Hillary Clinton's favorability among women has suddenly reversed itself.
Last month, women had a largely favorable view of the Democratic presidential candidate, with 54 percent viewing her positively and 43 percent viewing her negatively. But those numbers have flipped in the last few weeks, according to a new ABC News/Washington Post poll.
Women now dislike Clinton, with 52 percent holding a negative view and 45 percent holding a positive view. This is the first time in year that more women have disliked Clinton than liked her.
Women were probably never as pro-Clinton as Democrats and liberal writers had hoped. They certainly were never as pro-Clinton as most of the African-American community was pro-Obama. Earlier this year, polls found Clinton's lead among women collapsing, as young women in particular favored her then-rival Bernie Sanders.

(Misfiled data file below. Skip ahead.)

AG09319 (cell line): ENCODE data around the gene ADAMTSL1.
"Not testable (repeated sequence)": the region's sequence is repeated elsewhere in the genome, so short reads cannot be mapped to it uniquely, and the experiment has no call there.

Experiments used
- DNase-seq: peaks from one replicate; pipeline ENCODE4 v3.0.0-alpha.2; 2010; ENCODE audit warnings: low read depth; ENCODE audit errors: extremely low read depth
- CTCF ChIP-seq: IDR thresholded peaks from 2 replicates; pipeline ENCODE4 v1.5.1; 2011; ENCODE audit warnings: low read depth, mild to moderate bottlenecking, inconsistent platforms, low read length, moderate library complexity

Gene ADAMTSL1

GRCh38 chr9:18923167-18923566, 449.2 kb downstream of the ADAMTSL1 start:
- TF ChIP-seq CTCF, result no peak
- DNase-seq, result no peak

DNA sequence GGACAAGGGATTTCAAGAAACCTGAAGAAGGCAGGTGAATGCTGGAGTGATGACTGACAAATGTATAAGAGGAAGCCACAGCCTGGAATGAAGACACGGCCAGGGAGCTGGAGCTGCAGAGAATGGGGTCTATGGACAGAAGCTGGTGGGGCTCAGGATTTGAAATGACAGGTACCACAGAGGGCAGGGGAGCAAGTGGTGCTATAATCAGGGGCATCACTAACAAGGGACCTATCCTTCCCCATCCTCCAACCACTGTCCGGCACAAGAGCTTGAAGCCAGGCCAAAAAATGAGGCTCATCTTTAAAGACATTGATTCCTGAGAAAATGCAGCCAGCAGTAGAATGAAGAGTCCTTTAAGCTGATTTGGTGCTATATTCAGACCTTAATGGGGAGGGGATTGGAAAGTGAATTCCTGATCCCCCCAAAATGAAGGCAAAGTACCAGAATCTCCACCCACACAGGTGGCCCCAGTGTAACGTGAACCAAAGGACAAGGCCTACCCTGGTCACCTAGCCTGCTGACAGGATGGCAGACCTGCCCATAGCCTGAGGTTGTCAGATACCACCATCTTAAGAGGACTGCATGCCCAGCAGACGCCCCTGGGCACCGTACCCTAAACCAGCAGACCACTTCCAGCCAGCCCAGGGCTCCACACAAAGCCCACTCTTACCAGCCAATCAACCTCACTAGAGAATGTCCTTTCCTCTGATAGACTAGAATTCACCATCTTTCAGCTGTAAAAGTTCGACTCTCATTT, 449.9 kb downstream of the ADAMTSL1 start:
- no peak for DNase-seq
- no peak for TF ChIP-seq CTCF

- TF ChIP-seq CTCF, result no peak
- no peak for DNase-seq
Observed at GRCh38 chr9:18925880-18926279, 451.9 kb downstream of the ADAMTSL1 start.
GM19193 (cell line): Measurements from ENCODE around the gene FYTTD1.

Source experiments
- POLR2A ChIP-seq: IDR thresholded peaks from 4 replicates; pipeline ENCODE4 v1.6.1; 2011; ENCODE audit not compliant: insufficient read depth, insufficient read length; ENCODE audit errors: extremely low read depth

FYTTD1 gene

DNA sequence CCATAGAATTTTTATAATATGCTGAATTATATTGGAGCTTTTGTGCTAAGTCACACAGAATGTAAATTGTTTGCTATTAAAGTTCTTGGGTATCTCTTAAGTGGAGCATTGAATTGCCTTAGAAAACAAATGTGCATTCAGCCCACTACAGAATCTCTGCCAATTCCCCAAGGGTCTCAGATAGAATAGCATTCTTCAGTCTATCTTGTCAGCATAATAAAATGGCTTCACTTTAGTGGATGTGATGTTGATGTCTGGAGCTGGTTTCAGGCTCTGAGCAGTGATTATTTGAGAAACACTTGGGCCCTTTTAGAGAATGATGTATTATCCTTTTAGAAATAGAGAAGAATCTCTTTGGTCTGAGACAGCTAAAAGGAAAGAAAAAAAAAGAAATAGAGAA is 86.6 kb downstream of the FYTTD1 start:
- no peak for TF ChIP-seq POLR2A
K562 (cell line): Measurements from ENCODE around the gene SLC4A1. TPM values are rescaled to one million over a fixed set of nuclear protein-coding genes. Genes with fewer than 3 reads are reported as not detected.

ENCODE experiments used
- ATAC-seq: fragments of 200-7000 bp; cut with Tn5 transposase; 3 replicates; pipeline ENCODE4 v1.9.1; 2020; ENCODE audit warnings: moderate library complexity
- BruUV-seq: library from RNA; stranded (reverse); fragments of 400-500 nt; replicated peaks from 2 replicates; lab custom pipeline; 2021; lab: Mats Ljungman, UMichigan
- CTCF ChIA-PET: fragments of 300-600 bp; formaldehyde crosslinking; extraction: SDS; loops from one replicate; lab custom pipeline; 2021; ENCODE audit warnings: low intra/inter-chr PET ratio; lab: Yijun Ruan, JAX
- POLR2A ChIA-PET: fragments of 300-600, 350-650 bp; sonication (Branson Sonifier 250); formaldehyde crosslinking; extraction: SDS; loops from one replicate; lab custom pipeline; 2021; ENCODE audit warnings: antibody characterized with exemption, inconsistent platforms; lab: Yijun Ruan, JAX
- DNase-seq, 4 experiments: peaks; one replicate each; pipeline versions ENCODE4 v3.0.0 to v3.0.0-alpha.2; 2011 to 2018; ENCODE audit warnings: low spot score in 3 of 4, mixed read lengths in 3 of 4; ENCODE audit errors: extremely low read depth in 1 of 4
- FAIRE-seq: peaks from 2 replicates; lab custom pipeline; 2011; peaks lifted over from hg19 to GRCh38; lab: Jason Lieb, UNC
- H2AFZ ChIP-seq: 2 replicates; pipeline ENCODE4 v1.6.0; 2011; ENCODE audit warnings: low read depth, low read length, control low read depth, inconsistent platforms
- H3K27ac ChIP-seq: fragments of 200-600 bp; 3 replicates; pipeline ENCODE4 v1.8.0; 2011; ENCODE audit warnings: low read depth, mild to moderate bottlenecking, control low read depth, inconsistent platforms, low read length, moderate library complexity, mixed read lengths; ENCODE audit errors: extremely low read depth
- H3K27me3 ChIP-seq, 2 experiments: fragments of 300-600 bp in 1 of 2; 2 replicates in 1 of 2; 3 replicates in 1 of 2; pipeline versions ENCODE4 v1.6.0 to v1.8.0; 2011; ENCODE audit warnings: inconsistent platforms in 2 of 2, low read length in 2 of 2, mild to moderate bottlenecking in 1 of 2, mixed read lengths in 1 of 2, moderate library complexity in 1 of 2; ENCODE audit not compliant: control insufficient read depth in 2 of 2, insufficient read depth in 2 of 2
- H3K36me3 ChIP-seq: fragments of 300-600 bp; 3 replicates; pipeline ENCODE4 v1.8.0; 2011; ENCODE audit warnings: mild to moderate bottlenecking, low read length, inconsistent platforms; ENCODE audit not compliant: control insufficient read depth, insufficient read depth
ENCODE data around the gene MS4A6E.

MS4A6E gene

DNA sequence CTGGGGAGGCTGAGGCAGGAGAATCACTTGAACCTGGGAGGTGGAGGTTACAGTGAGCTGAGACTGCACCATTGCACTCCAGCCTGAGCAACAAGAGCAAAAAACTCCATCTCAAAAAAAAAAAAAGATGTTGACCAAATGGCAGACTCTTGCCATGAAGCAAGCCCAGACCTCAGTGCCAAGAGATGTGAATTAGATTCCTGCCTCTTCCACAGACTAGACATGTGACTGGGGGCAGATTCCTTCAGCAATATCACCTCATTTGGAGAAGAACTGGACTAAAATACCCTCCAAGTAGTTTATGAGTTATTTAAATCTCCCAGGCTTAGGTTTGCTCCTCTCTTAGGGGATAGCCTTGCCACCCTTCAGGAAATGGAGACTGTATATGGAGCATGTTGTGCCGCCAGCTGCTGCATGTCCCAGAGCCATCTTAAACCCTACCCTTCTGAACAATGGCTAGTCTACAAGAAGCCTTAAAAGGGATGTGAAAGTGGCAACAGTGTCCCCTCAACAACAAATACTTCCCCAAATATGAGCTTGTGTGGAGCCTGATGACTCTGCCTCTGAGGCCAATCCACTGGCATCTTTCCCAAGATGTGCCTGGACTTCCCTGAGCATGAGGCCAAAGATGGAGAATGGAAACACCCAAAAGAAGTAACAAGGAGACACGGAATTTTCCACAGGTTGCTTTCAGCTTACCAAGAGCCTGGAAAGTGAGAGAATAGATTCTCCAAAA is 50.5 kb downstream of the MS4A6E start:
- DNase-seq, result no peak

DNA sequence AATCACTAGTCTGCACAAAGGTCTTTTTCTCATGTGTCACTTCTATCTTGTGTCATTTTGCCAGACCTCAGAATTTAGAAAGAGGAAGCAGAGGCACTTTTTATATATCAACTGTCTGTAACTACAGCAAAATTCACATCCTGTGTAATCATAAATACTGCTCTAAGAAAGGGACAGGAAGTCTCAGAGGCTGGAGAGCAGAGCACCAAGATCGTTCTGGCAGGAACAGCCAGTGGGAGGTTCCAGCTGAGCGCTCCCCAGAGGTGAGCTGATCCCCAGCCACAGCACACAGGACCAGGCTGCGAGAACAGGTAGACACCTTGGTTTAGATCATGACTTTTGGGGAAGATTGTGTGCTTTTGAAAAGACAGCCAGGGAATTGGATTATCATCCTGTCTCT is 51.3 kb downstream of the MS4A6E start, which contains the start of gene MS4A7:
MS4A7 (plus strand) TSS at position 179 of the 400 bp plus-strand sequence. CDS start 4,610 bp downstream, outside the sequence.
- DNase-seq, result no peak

As Clinton has fallen in popularity among women, her rival, GOP nominee Donald Trump, has gained. Trump has gained 7 points in favorability among women, from 26 percent in early August to a better-but-still-not-great 33 percent now.
Obviously, that doesn't mean Trump is going to end up winning women in the general election, or that the gap between him and Clinton among women will be close. But it is interesting to see that the changes Trump has made in his campaign — most notably his softer rhetoric — might have resulted in this small boost.
Ashe Schow is a commentary writer for the Washington Examiner.